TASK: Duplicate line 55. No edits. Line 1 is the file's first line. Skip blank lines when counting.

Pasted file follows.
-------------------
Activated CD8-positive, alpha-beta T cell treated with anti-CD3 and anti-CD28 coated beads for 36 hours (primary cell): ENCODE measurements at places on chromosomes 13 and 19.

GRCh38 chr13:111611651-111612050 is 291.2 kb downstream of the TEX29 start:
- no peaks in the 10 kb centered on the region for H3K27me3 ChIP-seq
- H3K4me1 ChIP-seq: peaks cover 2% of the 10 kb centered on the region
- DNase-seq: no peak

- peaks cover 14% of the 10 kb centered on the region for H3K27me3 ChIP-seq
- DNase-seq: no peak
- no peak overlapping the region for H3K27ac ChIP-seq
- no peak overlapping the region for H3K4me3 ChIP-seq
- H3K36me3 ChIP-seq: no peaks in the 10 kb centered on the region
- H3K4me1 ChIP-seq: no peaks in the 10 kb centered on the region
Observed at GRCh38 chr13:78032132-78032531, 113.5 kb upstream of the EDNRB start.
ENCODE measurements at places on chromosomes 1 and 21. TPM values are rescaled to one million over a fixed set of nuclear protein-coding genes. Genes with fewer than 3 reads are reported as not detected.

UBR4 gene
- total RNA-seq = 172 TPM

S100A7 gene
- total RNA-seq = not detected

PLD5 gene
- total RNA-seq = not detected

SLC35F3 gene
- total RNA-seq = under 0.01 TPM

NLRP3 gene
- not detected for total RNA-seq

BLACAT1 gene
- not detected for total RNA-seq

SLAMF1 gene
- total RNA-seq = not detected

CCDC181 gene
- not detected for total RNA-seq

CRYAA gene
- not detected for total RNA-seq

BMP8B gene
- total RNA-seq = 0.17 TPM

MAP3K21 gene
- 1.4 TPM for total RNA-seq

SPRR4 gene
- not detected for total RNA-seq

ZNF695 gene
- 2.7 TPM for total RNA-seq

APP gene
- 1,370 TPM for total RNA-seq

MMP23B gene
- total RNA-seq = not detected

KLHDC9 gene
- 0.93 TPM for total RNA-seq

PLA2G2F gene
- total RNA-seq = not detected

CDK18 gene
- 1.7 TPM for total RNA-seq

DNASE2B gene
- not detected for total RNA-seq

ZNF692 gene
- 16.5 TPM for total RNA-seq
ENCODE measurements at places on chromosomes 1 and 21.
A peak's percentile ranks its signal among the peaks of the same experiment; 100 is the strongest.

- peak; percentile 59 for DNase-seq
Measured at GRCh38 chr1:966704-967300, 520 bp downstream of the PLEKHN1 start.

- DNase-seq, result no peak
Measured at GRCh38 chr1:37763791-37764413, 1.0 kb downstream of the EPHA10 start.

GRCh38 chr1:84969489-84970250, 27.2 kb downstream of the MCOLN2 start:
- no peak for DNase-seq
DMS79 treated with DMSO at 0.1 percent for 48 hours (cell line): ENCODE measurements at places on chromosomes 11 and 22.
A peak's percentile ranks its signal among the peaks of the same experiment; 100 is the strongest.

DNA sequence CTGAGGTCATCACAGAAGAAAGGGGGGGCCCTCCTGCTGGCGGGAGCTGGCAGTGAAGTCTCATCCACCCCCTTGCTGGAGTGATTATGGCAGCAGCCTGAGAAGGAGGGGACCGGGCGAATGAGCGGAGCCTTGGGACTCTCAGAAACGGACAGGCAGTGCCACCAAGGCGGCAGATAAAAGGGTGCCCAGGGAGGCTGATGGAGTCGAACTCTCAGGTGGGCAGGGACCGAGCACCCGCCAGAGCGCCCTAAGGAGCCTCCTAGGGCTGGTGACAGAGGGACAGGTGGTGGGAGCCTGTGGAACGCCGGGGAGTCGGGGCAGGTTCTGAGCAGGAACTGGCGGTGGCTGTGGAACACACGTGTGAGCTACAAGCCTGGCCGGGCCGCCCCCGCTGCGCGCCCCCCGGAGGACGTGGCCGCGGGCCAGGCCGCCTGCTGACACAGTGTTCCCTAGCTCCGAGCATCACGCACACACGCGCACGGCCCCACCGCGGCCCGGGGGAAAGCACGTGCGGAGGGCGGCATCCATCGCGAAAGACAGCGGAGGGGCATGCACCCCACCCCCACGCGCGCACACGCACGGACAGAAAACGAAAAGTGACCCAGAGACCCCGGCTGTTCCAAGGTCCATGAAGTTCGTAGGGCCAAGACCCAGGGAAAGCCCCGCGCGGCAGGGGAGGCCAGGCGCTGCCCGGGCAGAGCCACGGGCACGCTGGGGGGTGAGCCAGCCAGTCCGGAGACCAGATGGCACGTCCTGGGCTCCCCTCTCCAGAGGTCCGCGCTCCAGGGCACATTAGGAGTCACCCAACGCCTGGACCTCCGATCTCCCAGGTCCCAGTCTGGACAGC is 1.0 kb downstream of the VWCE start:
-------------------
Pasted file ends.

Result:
A peak's percentile ranks its signal among the peaks of the same experiment; 100 is the strongest.